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What does it mean to be triggered? 

Being “triggered” happens  when something in your environment causes your central nervous system to go into fight or flight mode thus initiating physiological, emotional, and cognitive changes in your body. These changes cause all sorts of things to happen in your body, some of which you will notice and others which you will not. You will likely notice a change in your breathing and energy in your extremities. You might feel on edge, heightened, something close to a “hair standing on end” feeling. 

For most people there is an acute part of the trigger as well as a more chronic part of the trigger.  To get through (and get through is the correct terminology here! We aren’t talking about thriving, just surviving!) the acute part of the trauma, I recommend grounding. Many of our resources and tools simply won’t work well when we are too heightened, but grounding should bring you down enough for those resources to come back online later on.

What is grounding?

The best way to care for yourself during a time you are acutely triggered is to use grounding exercises. 

Physical grounding: Wash your hand in hot or cold water and really feel the temperature of the water and notice the smell of the soap and the sensation of the suds. Scream into a pillow. Rip up paper. Go outside and touch any plants or trees and really notice their texture. Pick up an object in your immediate surroundings and manipulate it in your hands while noticing all the sensory information you can pull from it. 

Mental grounding: Name 10 cereals, try to count backwards from 100 by 7’s, try and recall from memory your favorite recipe, Try to recipe the Pythagorean theorem or recite song lyrics. 

The entire goal of grounding is to get yourself out of fight or flight (or at least less out of fight or flight) and let your frontal lobe re-engage. Grounding first, will help your other resources work better. 

Ongoing trigger:

By engaging in some grounding you will likely be able to remove yourself from the acute part of the trigger and into a more chronic triggered phase. For most people this is less intense but still they find themselves feeling “off” or a little shaken and may have some disturbance in typical behavior and patterns such as changes in appetite or sleep. During this phase, self care will feel difficult to implement but is hugely beneficial. Think about it as if you had a big work deadline approaching or were competing in an athletic challenge- You would want to “be at your best” by eating well, getting enough water and sleep, and being engaged. When your body is undergoing a longer term state of being triggered, it is highly exhausted and expending a tremendous amount of energy. So things to do to help ongoing would be:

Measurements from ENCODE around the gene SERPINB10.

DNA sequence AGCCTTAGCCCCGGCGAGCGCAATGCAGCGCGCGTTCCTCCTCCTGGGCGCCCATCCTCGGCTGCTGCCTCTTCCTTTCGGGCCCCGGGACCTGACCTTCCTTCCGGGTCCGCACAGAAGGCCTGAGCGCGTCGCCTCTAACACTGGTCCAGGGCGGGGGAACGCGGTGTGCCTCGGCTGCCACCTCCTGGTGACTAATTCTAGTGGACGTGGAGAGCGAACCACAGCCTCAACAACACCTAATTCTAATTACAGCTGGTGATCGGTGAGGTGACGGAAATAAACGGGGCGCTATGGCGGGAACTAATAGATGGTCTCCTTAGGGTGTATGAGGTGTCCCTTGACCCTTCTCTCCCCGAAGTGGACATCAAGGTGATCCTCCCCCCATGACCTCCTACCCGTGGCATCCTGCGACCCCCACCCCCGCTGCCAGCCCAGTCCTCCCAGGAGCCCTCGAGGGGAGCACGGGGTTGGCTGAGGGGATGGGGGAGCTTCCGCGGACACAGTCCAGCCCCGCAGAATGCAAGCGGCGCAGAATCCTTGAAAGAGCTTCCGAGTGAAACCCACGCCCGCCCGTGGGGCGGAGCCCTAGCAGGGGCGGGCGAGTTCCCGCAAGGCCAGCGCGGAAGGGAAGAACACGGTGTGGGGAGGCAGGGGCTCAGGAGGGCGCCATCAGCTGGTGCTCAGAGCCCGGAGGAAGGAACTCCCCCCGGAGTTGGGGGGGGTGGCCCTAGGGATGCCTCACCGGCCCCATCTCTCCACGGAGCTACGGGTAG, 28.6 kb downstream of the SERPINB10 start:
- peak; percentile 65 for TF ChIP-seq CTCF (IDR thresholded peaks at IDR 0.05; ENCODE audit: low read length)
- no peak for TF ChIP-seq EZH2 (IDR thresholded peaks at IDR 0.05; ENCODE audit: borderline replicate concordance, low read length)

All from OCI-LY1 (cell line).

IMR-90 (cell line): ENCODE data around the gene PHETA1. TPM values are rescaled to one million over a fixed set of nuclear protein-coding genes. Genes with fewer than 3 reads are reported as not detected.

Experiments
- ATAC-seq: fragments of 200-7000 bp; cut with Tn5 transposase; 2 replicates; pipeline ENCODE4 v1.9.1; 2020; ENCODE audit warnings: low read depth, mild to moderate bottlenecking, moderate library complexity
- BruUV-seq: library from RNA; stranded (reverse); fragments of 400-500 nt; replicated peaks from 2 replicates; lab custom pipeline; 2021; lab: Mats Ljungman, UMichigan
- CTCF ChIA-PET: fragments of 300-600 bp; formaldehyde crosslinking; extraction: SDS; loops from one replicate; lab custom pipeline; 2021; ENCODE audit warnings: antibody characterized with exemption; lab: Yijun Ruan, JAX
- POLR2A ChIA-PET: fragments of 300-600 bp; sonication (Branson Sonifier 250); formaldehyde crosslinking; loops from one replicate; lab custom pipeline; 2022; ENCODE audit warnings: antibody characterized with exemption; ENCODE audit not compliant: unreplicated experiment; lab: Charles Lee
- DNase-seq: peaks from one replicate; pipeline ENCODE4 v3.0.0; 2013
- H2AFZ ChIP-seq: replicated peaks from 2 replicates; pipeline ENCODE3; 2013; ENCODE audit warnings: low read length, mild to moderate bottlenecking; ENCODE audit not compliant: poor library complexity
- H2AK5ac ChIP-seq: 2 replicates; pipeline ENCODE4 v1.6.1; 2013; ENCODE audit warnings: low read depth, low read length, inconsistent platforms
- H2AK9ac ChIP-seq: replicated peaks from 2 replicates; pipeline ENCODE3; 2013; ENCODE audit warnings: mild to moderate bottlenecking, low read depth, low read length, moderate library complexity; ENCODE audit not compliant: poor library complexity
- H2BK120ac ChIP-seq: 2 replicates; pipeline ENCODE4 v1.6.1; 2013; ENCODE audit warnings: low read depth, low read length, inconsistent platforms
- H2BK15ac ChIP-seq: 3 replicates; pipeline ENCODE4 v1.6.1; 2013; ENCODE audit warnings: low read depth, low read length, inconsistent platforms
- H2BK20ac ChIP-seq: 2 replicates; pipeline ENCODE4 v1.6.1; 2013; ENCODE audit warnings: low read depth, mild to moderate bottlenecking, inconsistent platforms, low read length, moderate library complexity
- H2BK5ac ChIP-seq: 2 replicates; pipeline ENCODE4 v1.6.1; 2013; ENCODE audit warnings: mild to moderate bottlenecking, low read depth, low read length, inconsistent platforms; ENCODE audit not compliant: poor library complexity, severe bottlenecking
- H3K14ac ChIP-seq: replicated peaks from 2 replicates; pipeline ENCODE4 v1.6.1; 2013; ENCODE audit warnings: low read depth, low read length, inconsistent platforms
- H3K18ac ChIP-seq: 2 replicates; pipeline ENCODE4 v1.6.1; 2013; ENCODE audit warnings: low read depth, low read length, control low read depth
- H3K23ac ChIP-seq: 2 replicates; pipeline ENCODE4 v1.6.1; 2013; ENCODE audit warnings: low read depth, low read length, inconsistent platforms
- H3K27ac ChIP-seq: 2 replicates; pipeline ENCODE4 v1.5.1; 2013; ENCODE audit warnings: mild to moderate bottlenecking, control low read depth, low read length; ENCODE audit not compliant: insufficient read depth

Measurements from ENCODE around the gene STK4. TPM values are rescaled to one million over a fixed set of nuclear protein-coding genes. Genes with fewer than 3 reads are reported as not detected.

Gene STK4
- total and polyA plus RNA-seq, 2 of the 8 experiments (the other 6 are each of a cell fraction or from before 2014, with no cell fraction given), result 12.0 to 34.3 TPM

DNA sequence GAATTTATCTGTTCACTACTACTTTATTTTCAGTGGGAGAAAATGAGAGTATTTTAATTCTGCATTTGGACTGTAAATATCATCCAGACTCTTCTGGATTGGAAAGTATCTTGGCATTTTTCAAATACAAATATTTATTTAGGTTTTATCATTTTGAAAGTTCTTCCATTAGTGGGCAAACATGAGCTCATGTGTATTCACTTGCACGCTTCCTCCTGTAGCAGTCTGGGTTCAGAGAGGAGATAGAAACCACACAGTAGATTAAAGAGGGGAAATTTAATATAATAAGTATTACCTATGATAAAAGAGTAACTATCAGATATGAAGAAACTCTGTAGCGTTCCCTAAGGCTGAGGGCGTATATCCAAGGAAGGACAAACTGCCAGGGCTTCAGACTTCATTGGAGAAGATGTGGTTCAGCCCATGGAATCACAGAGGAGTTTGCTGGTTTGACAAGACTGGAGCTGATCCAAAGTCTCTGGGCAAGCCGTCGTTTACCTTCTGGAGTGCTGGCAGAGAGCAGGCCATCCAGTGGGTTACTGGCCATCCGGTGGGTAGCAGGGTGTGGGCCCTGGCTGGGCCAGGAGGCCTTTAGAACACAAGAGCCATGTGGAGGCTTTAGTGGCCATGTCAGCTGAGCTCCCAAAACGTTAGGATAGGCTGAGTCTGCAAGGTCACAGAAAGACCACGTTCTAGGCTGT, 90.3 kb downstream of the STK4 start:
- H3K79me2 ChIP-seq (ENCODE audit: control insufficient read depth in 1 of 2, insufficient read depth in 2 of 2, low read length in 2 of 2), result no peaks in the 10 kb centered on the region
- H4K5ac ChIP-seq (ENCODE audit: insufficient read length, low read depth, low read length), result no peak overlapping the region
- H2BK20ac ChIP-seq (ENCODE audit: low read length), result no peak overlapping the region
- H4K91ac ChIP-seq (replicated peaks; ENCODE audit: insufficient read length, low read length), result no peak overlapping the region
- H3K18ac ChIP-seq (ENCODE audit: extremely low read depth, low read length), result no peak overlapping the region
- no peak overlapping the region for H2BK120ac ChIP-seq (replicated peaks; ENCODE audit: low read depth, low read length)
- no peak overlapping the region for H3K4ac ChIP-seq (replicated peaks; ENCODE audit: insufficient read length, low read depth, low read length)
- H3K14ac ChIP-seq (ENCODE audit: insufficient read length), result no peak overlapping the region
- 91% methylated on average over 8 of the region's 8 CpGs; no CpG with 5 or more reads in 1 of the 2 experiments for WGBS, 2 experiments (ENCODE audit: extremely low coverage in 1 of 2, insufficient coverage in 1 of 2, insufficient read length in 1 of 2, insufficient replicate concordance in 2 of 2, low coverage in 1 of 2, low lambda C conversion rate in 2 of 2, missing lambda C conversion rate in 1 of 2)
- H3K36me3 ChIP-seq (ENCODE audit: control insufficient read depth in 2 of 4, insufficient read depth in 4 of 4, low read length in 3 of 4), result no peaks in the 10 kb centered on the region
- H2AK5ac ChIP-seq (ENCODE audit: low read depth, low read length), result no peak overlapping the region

1. Eat at least somewhat healthfully and if you cannot manage that, simply eat
  2. Drink water– your body is emotionally detoxing so you will likely require more water than usual
  3. Try to have a good sleep hygiene and sleep regimen, i.e. going to bed at about the same time, taking screens out of the bedroom, having a good routine, etc.
  4. Try to move your body– anywhere from intense exercise to stretching or a light walk
  5. Engage in nature– Plenty of research shows that even just looking at green space from indoors has positive effects on mood and staying regulated and grounded. 
  6. Reach out to friends – even if you aren’t talking about what is bothering you
  7. Engage in soothing behavior– Listen to music, take a bath or shower, do a face mask, rub lotion into your skin, etc.

Titration into and out of the distress:

Most importantly, there is a time to feel and a time to put that stuff away! When it is time to work or sleep or when you are acutely triggered, try to put it all away by engaging in other thoughts and activities. Call a friend or family member, watch a show or play a video game, bake or cook, do a jigsaw puzzle, play a word game such as sudoku, read a book (if you can), do something physically challenging as to tie up concentration. You must also do the less fun part and build out time and space in your life to process your distress. Set a 20 or 30 minute timer and let yourself fully fall into the thoughts and feelings that are distressing you. Engage in the news. Process with a friend. By doing this on a regular basis, your system will be more likely to learn that there is a time and place for feeling your feelings as well as a time to completely disengage from them. 

Some ideas for building healthy distractions:

It can be a great idea to build out distractions so that when you need them, they’re easily accessible. Ask friends to have a meme text chain or send funny videos back and forth with you. It can feel great to know you at least have a 2-minute laugh coming your way each day. Take up the art of the jigsaw puzzle. It is hard to think about much else. Enter into a “wildlife spotting challenge” or a “song of the day” challenge. Make a fitness plan or a goal for a certain number of minutes spent in nature for the year.  

It can be very challenging to push through when you are feeling triggered but as you practice more and more, find grounding techniques that work for you, and make an effort to make self care a priority (even for 5 minutes a day) you will start to learn how to better soothe your central nervous system. Working with a trauma informed therapist can also help lessen those triggers by helping you identify them and providing individualized resources and tools for you to combat them and even thrive. 

 

Photo Credits:

Photo by Tim Trad on Unsplash

Photo by Ralph (Ravi) Kayden on Unsplash

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Photo by Jess Bailey on Unsplash

Photo by The Creative Exchange on Unsplash